Jabberwocky

Overview

Why shouldn't the Jabberwocky be a fourteen-fingered, slam-dunking beast?
Lewis Carroll challenged readers' imaginations with his most famous poem, "Jabberwocky". Here, Christopher Myers takes on that challenge by brilliantly re-imagining it as a face off on the basketball court. In this fresh take on the classic poem, our brave hero has mad skills, and with the help of his Vorpal 2000s, he emerges triumphant.
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New York 2007 Hardcover First printing New in new jacket 30 pp. With his signature exuberant, high-energy art, Christopher Myers delivers this radically new interpretation of ... Carrolls beloved poem, brilliantly reimagining it as a face-off on the basketball court. Full color. Read more Show Less

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Overview

Why shouldn't the Jabberwocky be a fourteen-fingered, slam-dunking beast?
Lewis Carroll challenged readers' imaginations with his most famous poem, "Jabberwocky". Here, Christopher Myers takes on that challenge by brilliantly re-imagining it as a face off on the basketball court. In this fresh take on the classic poem, our brave hero has mad skills, and with the help of his Vorpal 2000s, he emerges triumphant.
Read More Show Less

Editorial Reviews

J. Patrick Lewis
Christopher Myers's take on the greatest nonsense verse in the English-speaking world—a basketball face-off—combines brio and whimsy with more energy than a power forward…Award-winning books like Blues Journey, Jazz and Harlem, his Caldecott Honor book (these three were written by his father, Walter Dean Myers), have earned for Myers's art a grand and growing reputation. His Jabberwocky reflects once more his signature style and his willingness to take risks.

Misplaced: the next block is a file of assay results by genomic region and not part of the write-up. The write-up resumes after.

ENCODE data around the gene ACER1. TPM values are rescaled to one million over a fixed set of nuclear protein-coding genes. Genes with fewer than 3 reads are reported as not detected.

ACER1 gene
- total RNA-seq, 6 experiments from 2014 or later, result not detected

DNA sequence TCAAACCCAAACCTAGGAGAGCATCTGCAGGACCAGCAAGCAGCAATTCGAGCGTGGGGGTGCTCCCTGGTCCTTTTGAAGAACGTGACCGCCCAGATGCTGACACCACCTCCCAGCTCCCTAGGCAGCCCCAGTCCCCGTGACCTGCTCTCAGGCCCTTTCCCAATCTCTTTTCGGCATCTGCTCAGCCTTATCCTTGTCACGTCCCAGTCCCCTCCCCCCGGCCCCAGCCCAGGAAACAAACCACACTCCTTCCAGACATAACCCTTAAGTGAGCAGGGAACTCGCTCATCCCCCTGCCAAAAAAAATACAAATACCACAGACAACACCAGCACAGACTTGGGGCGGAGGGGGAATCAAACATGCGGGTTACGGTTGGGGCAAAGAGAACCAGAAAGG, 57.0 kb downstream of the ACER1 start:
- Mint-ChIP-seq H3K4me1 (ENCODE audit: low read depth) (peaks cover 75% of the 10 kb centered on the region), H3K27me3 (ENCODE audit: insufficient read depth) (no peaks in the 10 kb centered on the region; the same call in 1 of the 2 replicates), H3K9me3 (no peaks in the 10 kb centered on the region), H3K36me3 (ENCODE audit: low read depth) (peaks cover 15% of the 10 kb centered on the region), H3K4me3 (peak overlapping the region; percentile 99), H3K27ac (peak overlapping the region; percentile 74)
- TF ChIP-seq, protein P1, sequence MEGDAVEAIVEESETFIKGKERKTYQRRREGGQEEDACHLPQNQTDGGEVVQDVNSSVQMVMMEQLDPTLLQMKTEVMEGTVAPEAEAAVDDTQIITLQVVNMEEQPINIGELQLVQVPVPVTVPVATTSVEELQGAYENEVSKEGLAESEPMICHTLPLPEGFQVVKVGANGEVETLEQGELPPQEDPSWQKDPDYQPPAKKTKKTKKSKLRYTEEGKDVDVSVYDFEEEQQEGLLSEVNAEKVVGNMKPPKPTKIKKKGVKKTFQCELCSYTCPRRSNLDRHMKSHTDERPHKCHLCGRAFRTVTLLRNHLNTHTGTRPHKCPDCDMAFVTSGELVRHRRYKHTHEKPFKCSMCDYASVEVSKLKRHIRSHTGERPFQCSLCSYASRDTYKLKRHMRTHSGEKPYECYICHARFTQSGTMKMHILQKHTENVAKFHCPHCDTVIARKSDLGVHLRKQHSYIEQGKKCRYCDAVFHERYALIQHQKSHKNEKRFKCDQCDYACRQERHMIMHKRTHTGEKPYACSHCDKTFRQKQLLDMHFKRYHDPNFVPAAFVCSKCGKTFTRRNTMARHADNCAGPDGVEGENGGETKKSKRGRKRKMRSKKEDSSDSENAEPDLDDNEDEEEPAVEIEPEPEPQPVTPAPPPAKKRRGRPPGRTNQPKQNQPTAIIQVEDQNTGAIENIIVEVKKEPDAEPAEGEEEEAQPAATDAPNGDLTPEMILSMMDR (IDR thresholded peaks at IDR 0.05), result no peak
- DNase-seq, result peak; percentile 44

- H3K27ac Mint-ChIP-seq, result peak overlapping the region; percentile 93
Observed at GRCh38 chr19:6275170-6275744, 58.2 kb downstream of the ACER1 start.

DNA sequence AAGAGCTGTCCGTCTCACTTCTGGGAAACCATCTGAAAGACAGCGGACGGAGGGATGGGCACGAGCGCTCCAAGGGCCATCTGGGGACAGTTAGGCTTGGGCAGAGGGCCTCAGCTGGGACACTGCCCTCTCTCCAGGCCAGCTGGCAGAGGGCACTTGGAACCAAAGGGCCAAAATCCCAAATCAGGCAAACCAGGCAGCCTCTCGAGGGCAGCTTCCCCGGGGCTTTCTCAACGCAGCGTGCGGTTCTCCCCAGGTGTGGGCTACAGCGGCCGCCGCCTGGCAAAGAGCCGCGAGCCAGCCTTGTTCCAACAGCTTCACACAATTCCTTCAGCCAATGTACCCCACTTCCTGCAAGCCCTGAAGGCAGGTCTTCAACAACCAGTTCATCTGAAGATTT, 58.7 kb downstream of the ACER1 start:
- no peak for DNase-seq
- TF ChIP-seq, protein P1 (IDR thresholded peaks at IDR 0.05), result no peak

—The New York Times
Abby McGanney Nolan
…cleverly contemporizes the battle by setting it on a playground basketball court.…Myers's colors are bold and bright, his defined figures springing from watercolor-wash backgrounds and the typeface of the words conveying a jagged urgency.
—The Washington Post
Publishers Weekly

In his kinetic interpretation of Carroll's famous verse, Myers (Jazz) gives the poem a contemporary urban setting and a basketball theme. As the book begins, a girl looks over her shoulder while jumping rope with two others. A flip of the page shows what has distracted her: the dread Jabberwock, a towering, dark figure holding a basketball, flashing ominous-looking teeth ("The jaws that bite") and displaying enormous, seven-fingered hands ("The claws that catch!"). A boy takes on the task of besting the beast, donning stark white shoes ("his vorpal sword") and wordlessly challenging the Jabberwock to a game of one-on-one. Electric hues in the backdrops set off Myers's stylized figures and large multicolored font. While the merit of imposing a narrative logic on a work celebrated for its nonsense remains debatable, Myers's version will expose the Carroll classic to kids who otherwise may not encounter it. Ages 5-9. (Sept.)

Copyright 2007 Reed Business Information
Children's Literature - Dianne Ochiltree